Camp NaNo: The Fear of Completion

There are two things I found as I entered the second half of my fifty thousand words for Camp NaNo. The first was that I was doing a bit more on the actual story; while my initial run had been a small amount of novel-relevant writing and a whole lot of company fluff, now it’s mostly novel stuff (or occasionally blog posts) and a little bit of company fluff each day.

It wasn’t a problem in the beginning, when I started switching between prompts to keep my wordcount steady. I was behind. The fluff prompts were easy count-boosters. No, the problem came later, when I was past 25,000 words, when this prompt and that prompt were finished in all their little permutations and combinations and I had described all but five religions, with three of said five stragglers so similar to each other they were hard to write copy for without feeling somewhat guilty about the repetition. In the beginning, or at least during those days out of state when work wasn’t an issue, I had a routine. I’d wake up grumble a bit about mornings; roll over, grab the notebook that held my story (or, at that point slightly more often, the one that held my prepwork and rambling planning notes), and scrawl for a little bit. Then I’d get up and handle standard prep-for-the-day routines. When I got to the computer, whenever that was, the first thing I’d do was put on some music and transcribe everything new from the notebooks, revising and making minor additions as I went. Once that was finished, I’d generally pull up my company materials, check by the forum, and hit the prompts in alphabetical order: the only time I so much as slowed on that was on the first day I pushed company work, when I was waiting for commentary on my first efforts. And sometimes, transcribing something or typing up something else would give me a blog post idea, so I’d take a short digression to type that in: as long as it was relevant, it counted for words.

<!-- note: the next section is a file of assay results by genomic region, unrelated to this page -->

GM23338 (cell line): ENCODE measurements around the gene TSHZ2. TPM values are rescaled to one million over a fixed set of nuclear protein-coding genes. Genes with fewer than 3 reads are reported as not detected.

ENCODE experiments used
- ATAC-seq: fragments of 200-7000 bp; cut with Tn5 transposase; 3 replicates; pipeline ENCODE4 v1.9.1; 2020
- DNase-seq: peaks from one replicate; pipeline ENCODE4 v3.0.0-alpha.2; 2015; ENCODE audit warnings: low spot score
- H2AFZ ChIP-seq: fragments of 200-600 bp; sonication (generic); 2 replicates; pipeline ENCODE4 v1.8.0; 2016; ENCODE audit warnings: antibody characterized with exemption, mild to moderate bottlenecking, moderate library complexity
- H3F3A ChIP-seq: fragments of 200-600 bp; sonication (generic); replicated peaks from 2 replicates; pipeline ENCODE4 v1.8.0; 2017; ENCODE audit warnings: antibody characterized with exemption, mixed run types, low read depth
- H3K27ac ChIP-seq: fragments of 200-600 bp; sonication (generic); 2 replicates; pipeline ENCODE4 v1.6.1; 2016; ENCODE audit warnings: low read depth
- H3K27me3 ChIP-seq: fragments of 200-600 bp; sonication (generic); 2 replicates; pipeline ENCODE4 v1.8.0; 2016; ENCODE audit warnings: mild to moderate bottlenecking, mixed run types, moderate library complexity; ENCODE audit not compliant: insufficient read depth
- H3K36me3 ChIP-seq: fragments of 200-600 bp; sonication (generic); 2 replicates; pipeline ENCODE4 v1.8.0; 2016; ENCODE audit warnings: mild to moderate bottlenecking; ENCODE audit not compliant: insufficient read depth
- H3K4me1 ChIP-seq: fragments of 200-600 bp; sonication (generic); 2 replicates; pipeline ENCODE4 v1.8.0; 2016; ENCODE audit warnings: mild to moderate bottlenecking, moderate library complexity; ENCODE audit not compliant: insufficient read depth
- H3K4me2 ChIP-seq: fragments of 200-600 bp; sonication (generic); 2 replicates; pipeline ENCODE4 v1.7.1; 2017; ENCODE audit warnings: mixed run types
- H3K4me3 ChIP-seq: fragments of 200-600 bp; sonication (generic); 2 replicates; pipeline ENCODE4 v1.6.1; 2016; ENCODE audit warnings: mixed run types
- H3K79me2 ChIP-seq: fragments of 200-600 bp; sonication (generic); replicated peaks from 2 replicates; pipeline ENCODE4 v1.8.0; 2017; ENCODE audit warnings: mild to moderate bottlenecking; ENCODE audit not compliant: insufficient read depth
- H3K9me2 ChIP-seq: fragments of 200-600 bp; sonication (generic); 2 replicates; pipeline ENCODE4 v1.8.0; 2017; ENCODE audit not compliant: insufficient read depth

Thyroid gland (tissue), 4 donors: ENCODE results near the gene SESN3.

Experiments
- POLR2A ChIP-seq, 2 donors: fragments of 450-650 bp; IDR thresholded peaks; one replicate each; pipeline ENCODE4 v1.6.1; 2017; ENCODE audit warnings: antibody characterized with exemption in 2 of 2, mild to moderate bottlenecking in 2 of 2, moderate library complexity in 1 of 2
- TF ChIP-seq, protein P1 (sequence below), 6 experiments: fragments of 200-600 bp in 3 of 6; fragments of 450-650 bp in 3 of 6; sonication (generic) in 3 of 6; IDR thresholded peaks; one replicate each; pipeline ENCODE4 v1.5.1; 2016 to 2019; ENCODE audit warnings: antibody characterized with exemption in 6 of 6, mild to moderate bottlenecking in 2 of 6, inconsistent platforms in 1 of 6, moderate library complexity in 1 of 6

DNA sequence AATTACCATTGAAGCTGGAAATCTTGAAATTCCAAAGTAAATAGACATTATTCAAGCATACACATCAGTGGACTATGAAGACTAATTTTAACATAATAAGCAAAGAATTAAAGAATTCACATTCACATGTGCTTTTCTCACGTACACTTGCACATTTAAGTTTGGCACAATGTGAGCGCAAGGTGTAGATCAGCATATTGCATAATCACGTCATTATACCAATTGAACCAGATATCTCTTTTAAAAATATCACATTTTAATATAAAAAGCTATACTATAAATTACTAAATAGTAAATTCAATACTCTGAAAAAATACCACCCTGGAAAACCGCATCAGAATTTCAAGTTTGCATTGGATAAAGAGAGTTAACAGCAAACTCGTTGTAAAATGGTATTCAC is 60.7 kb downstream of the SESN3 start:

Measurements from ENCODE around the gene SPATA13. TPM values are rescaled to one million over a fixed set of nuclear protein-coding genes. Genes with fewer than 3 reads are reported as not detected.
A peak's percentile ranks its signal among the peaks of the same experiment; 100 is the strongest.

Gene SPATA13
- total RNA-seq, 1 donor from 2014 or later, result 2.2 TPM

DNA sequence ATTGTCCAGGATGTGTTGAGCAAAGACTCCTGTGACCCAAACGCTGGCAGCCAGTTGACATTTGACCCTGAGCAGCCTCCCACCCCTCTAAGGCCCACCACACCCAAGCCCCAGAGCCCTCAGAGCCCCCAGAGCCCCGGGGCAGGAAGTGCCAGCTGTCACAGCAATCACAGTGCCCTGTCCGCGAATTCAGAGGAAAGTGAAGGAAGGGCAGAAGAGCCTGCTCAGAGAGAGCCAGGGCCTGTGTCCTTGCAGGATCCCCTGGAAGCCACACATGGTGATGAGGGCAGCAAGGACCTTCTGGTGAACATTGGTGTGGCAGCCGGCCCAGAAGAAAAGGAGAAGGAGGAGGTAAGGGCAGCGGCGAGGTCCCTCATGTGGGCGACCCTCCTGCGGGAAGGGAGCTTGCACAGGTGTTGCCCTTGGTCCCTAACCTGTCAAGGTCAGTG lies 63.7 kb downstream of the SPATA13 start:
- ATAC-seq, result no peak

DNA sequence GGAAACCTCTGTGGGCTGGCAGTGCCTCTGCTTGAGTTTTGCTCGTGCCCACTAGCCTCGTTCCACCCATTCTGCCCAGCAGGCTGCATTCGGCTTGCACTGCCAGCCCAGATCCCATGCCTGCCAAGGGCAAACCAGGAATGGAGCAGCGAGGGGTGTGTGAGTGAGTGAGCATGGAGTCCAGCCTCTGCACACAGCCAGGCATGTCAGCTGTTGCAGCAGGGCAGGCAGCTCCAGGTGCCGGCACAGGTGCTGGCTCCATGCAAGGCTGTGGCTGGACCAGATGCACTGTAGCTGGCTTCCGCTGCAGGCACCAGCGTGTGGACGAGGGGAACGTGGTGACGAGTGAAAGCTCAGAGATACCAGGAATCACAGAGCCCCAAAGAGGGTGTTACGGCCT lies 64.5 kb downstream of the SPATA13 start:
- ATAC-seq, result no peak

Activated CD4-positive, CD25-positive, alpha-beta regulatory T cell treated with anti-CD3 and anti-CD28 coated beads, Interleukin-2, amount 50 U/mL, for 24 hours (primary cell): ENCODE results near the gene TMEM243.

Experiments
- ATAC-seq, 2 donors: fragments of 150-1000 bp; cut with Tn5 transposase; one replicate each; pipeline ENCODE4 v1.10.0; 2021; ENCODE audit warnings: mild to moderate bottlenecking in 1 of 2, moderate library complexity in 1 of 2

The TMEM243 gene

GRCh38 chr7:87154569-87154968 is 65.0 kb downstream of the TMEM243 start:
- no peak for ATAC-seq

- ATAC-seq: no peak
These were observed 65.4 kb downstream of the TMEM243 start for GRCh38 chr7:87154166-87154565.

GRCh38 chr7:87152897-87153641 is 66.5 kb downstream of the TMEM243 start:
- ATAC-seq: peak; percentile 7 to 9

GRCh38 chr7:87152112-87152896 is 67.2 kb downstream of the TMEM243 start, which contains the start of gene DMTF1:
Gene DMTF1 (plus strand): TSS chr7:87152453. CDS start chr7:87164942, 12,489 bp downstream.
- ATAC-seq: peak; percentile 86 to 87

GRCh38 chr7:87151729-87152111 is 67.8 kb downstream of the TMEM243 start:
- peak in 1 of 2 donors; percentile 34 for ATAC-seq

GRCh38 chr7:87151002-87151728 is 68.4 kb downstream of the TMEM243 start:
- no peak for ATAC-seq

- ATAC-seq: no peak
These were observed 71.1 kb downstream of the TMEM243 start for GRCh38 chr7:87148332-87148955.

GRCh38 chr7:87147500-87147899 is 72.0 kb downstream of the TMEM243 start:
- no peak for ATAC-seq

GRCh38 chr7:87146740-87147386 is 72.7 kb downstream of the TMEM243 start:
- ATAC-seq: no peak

Now, though, it’s different. The story is no easier than it was before; if anything, most of the easy planning is done, and progress happens in 500-word chunks if I’m lucky. Unprepped intrigue is hard. But at the same time, I look at the prompts I have to write, consider them, and decide instead to try to find additional prompts rather than filling the old ones, as if I’m afraid to run out, or afraid to finish.

I suppose I technically am. Not afraid to finish this month of mad writing, mind; I’ve bribed myself decently thoroughly, and I’m going to make that fifty thousand words if it kills me. But on the prompts, I’m afraid to run out. It’s not that they’re hard, per se, or at least not a decent number of them (all right, some are a tad tricky), it’s that I have to think ahead. What happens if I get those out of the way, but then, on the 29th or 30th, I sit down to write and I have nothing? What if, on the cusp of victory, I fail because I left nothing that could be converted into a last-minute burst of loquacious elocution?

So instead of completing what I originally planned to complete, I find myself finishing just about everything else; sometimes, I even find new things to do, or things it hadn’t occurred to anyone needed to get done, for the sake of not finishing the tasks I know I have to do. On the plus side, at least I know what I’m doing is something that I’m going to need to get done.

Ever dealt with something similar?

Leave a Reply